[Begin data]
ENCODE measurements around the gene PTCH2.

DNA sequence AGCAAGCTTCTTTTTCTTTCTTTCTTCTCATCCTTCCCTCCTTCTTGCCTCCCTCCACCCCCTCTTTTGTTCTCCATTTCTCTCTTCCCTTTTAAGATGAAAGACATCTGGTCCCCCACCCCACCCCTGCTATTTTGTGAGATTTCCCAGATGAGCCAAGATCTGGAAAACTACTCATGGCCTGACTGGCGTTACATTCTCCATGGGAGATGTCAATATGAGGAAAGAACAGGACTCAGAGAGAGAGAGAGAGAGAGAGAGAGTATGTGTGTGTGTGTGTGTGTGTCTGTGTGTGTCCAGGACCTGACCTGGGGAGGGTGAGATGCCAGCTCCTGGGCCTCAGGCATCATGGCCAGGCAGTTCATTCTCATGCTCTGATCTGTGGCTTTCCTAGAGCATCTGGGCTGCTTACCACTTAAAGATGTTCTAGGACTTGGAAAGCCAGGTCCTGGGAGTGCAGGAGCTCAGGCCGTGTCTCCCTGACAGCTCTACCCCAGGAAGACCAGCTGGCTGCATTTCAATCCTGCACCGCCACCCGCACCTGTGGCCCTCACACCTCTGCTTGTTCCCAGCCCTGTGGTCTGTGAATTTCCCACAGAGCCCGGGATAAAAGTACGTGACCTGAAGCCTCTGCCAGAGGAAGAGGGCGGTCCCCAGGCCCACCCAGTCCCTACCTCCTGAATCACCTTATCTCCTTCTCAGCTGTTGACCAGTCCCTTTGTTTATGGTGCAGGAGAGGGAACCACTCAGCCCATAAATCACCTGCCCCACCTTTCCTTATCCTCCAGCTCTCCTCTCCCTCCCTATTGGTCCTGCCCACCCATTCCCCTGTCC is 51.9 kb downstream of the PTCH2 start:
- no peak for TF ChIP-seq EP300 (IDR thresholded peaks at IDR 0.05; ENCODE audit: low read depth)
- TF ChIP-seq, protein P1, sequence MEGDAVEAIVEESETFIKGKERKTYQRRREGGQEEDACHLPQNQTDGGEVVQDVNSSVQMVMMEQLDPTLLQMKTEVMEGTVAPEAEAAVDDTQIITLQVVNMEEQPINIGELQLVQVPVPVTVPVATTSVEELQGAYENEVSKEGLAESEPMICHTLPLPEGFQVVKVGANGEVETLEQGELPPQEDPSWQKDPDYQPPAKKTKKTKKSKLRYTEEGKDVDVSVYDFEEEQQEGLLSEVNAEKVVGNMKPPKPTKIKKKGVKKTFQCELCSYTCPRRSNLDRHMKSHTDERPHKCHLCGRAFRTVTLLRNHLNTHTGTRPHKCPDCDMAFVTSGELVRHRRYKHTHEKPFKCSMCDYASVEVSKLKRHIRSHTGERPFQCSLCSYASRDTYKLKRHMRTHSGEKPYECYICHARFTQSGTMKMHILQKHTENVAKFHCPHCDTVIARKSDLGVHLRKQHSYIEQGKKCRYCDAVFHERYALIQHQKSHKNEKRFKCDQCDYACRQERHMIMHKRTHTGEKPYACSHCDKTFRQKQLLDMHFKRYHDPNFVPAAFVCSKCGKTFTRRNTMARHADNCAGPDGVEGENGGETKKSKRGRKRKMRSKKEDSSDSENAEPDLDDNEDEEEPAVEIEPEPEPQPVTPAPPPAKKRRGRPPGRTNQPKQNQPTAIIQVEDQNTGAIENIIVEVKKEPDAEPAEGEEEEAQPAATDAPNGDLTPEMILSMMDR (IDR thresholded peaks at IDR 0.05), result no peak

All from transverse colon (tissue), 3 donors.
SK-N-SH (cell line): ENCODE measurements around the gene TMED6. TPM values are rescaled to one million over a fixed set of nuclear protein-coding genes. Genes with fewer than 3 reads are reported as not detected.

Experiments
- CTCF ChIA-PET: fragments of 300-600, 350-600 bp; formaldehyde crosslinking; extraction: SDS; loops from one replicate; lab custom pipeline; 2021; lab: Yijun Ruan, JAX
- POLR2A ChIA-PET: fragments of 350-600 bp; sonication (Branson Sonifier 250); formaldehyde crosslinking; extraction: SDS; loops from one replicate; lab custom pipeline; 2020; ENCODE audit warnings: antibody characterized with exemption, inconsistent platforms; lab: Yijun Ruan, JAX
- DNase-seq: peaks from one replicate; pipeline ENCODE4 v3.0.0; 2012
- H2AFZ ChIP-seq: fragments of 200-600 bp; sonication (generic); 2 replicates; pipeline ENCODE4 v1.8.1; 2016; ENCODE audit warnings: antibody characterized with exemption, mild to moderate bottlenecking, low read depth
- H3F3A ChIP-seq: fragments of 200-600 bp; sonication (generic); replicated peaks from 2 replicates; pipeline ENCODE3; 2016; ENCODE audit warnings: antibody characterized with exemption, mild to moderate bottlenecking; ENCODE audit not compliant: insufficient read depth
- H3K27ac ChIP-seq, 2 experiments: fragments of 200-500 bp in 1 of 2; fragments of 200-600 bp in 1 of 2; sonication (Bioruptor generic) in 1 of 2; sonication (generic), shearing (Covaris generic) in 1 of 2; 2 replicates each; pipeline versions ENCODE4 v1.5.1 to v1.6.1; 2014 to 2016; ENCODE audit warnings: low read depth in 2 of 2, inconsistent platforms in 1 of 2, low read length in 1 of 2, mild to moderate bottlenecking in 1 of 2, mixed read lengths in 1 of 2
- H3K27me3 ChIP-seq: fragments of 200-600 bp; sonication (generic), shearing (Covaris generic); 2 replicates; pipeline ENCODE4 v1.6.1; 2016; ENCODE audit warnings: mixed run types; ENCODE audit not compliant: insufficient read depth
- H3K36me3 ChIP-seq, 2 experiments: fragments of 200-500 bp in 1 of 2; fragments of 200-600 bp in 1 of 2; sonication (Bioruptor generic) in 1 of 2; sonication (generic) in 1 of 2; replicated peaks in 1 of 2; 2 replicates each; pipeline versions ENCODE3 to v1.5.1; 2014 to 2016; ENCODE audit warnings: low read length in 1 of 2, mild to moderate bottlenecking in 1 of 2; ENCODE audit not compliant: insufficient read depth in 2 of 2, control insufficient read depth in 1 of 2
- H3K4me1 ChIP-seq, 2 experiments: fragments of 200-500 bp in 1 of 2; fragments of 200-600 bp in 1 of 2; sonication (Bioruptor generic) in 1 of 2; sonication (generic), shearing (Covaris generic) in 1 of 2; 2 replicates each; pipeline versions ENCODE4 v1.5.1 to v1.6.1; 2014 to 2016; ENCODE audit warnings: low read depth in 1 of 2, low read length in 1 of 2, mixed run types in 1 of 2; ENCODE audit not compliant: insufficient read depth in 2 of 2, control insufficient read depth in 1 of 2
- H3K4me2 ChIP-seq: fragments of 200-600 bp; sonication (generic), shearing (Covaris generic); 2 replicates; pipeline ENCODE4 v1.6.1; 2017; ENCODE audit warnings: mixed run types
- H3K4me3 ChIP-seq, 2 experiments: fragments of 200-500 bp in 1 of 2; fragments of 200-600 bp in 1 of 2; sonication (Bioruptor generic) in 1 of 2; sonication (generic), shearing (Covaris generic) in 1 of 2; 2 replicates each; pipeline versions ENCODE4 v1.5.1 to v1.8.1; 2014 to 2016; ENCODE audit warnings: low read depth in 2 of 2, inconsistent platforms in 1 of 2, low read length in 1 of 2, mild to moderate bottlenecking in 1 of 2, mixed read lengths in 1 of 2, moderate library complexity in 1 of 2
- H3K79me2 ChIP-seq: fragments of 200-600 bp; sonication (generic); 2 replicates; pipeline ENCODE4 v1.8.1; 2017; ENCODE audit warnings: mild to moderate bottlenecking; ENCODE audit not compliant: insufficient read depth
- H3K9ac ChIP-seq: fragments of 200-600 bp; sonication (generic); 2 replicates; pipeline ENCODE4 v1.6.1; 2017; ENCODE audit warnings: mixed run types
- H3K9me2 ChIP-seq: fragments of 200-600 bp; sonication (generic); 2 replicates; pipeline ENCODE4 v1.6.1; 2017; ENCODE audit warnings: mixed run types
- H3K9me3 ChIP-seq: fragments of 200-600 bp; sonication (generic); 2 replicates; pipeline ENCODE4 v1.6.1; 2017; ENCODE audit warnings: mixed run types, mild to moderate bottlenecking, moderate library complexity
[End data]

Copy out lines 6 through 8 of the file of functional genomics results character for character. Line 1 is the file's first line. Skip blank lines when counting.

SK-N-SH (cell line): ENCODE measurements around the gene TMED6. TPM values are rescaled to one million over a fixed set of nuclear protein-coding genes. Genes with fewer than 3 reads are reported as not detected.

Experiments
- CTCF ChIA-PET: fragments of 300-600, 350-600 bp; formaldehyde crosslinking; extraction: SDS; loops from one replicate; lab custom pipeline; 2021; lab: Yijun Ruan, JAX